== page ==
New Delhi Sept 8(ILNS): The Supreme Court today reserved its verdict in a batch of connected matters, where the Court was considering if the National Green Tribunal had the power to take suo motu jurisdiction.
The three-judge bench comprising of Justice A.M. Khanwilkar, Justice Hrishikesh Roy, and Justice C.T. RaviKumar gave the parties 1 week’s time to file written submissions if any are required.
Senior Advocate Sanjay Parikh continued his arguments from yesterday by submitting that the jurisdiction of NGT is quite different as compared to any other tribunals, NGT is a result and answer of various international conventions such as the Stockholm Convention, Earth Summit, and other subsequent summits, hence it is an enactment under Article 253 of the Indian Constitution, to uphold the international commitments made at various conventions.
Senior Advocate Parikh further submitted once a Tribunal is provided with all the powers required to deal with environmental protection, it has to be construed by looking at the aims and objectives, read along with the preamble, Section 14, Section 15, and Section 19 of NGT Act. He pointed at Section 2(m)(ii)of the NGT Act and stated that the aforementioned provision does not require a statutory obligation, suppose there is a source of pollution, polluting a river, then the question is if this will be a substantial question relating to the environment.
Section 2(m) of National Green Tribunal Act, 2010:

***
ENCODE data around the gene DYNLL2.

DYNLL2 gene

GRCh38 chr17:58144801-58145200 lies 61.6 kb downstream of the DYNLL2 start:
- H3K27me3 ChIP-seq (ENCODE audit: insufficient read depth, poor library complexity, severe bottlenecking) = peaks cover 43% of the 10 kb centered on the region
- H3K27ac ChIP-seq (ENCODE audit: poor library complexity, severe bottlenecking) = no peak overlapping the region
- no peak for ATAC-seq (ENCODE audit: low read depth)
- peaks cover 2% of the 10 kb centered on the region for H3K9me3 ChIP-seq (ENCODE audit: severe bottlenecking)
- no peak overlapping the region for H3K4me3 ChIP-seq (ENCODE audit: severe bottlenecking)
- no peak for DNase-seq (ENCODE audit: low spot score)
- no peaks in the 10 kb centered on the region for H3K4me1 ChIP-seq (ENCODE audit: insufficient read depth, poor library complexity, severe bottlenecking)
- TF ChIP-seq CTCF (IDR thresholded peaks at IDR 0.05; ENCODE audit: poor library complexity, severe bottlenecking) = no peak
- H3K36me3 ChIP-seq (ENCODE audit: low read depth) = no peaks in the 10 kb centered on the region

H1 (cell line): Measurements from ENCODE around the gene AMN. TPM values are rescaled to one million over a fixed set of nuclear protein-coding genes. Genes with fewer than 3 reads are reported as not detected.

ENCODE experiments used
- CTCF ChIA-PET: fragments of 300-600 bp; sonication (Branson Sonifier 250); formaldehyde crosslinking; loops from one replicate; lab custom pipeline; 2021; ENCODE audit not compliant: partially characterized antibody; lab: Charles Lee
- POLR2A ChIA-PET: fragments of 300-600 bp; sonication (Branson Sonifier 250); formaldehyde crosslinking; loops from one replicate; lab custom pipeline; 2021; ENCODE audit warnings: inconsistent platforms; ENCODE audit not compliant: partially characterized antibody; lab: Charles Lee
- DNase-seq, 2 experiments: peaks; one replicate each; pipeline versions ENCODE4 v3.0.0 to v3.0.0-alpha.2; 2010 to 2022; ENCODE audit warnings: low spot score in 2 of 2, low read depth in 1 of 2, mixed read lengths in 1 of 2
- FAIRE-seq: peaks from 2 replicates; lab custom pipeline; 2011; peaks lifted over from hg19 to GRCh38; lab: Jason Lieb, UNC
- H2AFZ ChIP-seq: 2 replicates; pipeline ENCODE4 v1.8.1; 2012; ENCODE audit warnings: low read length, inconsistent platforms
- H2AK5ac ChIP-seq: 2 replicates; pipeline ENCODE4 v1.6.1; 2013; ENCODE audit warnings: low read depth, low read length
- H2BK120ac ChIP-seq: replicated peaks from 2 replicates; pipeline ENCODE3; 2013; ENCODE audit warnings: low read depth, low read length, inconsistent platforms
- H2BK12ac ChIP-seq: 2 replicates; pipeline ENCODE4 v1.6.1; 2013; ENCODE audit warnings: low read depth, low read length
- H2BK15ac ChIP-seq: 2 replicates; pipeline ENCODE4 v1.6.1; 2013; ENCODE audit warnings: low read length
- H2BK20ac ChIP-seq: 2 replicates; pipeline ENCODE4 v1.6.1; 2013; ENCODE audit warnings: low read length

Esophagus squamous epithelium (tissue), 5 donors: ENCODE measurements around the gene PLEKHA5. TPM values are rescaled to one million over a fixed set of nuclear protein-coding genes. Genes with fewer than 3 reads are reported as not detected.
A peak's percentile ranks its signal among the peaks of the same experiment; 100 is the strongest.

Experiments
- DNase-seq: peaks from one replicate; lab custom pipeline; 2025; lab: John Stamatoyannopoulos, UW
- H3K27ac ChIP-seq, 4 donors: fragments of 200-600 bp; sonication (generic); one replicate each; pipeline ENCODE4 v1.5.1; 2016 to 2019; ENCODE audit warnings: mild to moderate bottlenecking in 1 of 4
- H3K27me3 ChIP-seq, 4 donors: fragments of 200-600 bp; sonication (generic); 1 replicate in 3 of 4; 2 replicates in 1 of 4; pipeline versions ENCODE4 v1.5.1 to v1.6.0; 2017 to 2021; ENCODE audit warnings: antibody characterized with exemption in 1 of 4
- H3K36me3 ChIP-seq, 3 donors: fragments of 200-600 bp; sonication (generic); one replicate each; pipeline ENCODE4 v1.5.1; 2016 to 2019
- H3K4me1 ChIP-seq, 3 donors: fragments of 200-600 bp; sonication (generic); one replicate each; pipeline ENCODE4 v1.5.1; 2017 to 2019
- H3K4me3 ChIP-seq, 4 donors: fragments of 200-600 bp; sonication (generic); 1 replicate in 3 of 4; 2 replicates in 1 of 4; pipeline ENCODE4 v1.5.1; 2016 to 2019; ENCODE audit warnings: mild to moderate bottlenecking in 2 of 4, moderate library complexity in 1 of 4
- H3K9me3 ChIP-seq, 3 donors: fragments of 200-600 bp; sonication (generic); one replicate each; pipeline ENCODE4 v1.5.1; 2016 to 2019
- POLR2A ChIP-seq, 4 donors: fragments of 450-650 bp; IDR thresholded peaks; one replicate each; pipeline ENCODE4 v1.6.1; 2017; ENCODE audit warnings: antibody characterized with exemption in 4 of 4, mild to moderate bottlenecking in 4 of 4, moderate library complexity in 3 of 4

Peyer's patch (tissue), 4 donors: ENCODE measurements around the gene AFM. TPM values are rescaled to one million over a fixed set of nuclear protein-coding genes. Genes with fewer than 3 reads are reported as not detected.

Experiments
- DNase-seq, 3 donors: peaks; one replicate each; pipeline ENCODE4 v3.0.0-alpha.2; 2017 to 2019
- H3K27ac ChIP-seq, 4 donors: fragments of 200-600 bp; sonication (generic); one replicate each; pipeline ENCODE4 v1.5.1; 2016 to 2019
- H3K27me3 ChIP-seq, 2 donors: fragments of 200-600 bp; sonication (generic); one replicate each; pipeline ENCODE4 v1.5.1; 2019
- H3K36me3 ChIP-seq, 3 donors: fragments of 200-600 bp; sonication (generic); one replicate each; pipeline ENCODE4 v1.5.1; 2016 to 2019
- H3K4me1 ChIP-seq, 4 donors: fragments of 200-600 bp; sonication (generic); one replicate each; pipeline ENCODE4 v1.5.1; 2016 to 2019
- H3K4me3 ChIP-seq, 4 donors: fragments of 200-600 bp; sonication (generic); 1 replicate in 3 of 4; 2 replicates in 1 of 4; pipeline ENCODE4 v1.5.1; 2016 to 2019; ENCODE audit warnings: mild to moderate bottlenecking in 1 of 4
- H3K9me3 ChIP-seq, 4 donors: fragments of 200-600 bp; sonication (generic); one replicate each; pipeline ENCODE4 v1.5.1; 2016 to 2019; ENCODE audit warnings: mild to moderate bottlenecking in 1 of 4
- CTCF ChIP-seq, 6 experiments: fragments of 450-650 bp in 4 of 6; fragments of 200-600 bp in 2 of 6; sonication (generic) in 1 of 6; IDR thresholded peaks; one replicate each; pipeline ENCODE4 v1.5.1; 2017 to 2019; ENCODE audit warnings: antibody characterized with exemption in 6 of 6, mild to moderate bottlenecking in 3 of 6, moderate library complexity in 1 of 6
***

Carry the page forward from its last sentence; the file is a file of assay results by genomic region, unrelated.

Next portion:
“substantial question relating to the environment shall include an instance where,–
(i) there is a direct violation of a specific statutory environmental obligation by a person by which,–
(A) the community at large other than an individual or group of individuals is affected or likely to be affected by the environmental consequences; or
(B) the gravity of damage to the environment or property is substantial; or
(C) the damage to public health is broadly measurable;
(ii) the environmental consequences related to a specific activity or a point source of pollution;”
Senior Advocate Parikh, in relation to Section 14 stated, Tribunal shall have jurisdiction over all cases where a substantial question relating to the environment is involved, here you have to ultimately point out that, it is related to the implementation of the acts mentioned in Schedule-I of the NGT Act. He added, if you look at the PILs that have been filed and which have given rise to environmental jurisprudence in India, in most of these cases, someone has looked at the public injuries that have been caused and consequently move the Supreme Cout of the High Court.